"Soybean yields are all over the place. We've seen fields at 65 bushel per acre (bpa) and as low as 40 bpa," said Garrabrant. "I wish I could tell you why. We know it is weather related, but it seems so random and almost contradictory.

"We have one soybean farm that is systematically tiled with good fertility that is making 10 bpa less than a swampy field where it is hard to even get a crop planted," he said.

Still, he knows that central Ohio has fared better than some areas of the state that received too much rain. While he isn't planting wheat this year, he's seen an extraordinary amount of wheat being planted in the area.

"What's scary to me when I look at the markets is that while prices look decent, that's about where we need corn to be at to justify what we're paying for inputs. Budgets are already tight for next year," he said.


The fourth cutting of alfalfa was dropped and swathed this week on Arnusch Farms. Custom balers were due to gather it into 4 X 4 X 8 squares bales this week.

The previous three cuttings have been chopped as haylage by a local dairy. "This is our money shot," Arnusch said of the last cutting. "The quality is good and we can demand a higher price than for green chop," he said.

"We stack the bales at our farm and move them as we sell them. There's a large dairy within 4 miles and 600,000 head of cattle in our county. Moving good alfalfa hay here is not a challenge," he said.

Although this area of southeastern Colorado has attracted a few small rain showers of late, over 75% of the county remains in D2 severe drought status according to the U.S. Drought Monitor. Weld County is at negative 2.42 inches of rainfall for the year. So far, that deficit makes this the 24th driest year (January 2022 through August 2022) of the past 148 years.

Arnusch is also one hard freeze away from starting to nose into milo acres. The farm planted the crop for the first time this year when drought rapped hard and early.

"We're seeing some variable moisture levels within the field and hoping a hard freeze will make that right," he said.

The recent USDA-NASS crop progress report pegged grain sorghum in the state as 70% mature, compared to 67% for a 5-year average. Milo (grain sorghum) was 25% harvested compared to 19% for the 5-year average.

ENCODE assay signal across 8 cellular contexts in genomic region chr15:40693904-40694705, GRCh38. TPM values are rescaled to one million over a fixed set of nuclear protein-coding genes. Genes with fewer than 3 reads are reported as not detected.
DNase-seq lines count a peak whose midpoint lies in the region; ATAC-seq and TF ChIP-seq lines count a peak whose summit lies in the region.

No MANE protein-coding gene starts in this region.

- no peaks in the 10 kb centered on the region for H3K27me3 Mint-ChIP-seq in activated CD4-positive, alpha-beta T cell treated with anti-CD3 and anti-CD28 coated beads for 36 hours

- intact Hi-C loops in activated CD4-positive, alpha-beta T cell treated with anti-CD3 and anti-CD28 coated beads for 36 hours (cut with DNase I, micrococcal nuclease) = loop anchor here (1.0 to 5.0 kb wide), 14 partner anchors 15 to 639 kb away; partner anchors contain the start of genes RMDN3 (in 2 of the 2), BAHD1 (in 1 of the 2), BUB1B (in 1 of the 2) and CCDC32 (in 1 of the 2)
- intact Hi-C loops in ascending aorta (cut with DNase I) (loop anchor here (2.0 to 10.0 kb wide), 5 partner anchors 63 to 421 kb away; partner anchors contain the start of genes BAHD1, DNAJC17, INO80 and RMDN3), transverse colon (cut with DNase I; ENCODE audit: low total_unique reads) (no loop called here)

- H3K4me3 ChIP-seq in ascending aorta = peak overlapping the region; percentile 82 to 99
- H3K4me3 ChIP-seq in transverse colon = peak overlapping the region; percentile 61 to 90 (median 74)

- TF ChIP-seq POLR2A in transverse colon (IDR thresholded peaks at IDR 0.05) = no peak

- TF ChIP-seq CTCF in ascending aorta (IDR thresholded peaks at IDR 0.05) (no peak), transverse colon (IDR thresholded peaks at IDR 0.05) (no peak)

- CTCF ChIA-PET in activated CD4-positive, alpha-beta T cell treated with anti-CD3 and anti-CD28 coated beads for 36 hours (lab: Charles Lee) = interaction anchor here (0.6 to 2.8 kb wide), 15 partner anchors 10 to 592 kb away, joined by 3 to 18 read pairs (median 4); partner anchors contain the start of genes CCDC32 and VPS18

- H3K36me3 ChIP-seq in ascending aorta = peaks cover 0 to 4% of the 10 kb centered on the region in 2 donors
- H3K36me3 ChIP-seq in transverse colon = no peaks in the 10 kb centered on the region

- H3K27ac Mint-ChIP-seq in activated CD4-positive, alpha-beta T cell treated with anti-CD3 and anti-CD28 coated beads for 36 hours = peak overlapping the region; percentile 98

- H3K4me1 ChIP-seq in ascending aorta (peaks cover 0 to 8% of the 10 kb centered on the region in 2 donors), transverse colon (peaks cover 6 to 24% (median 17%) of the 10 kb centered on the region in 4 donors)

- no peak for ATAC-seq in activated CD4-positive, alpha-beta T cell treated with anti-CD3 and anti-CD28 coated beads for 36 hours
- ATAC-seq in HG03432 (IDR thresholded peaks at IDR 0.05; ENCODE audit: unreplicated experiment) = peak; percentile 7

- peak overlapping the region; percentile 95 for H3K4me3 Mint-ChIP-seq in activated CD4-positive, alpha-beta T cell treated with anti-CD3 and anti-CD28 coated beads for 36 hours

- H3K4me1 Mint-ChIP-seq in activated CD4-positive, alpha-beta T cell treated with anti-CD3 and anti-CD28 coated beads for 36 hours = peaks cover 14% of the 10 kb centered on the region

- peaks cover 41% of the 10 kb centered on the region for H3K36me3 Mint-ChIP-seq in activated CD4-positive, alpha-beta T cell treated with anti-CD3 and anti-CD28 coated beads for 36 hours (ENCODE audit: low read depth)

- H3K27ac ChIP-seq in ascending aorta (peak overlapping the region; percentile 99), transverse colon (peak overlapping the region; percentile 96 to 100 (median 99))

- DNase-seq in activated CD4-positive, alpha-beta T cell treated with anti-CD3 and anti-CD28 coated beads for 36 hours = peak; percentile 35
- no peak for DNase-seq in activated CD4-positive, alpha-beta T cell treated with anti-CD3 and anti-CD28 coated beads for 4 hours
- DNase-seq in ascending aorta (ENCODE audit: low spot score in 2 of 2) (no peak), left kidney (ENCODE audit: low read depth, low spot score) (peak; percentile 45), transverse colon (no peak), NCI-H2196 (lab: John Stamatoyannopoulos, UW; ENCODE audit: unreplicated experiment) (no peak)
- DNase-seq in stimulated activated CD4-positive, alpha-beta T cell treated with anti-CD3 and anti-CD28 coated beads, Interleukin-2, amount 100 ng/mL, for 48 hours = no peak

Winter wheat is also off to the races with 85% estimated as planted in the state and 46% considered emerged. Arnusch has finished his winter wheat planting and so far, emergence looks good.

Arnusch found the October Crop Production and World Agricultural Supply and Demand (WASDE) reports to be confusing. "It seems like this market is fed by every small piece of news. I thought it would gyrate violently one way the other with any little change," he said.

USDA is estimating U.S. wheat ending stocks at 576 mb, the lowest level in 15 years and above the pre-report estimate of 563 mb. More bad news out of the Kremlin relative to Ukraine didn't cause the market reactions he was expecting either. "It makes me wonder if some of this uncertainty is already baked into the marketplace," he said.

Meanwhile, news that inflation is over 8% makes him wonder if there's a delay in information in the marketplace. "Because what we're feeling what I would suggest double-digit inflation in terms of the inputs for agriculture," he said.

When it comes to those lofty fuel prices, Arnusch Farms has decided to work down existing supplies of both clear and red diesel, hoping for a better pricing opportunity come winter or spring. "We're going to be living hand-to-mouth in the short-term to get us through the rest of harvest. We just hope it flattens out a bit more so we can make a better value purchase going into next spring," Arnusch said.

He's also been busy talking to fertilizer suppliers and getting mixed messages about pricing opportunities. "There are some sharp contrasts in 32%, 28% and 10-34-0 pricing right now. I'm not sure if some suppliers are working down existing inventories or others purchased at a different price point, but it's fascinating to see the differences," he said.

During this lull between crops, Arnusch was also taking time to review insurance policies. One thing that caught him off guard was the need to upgrade cargo insurance to reflect the increased value of the grain commodities being hauled to market.

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Pamela Smith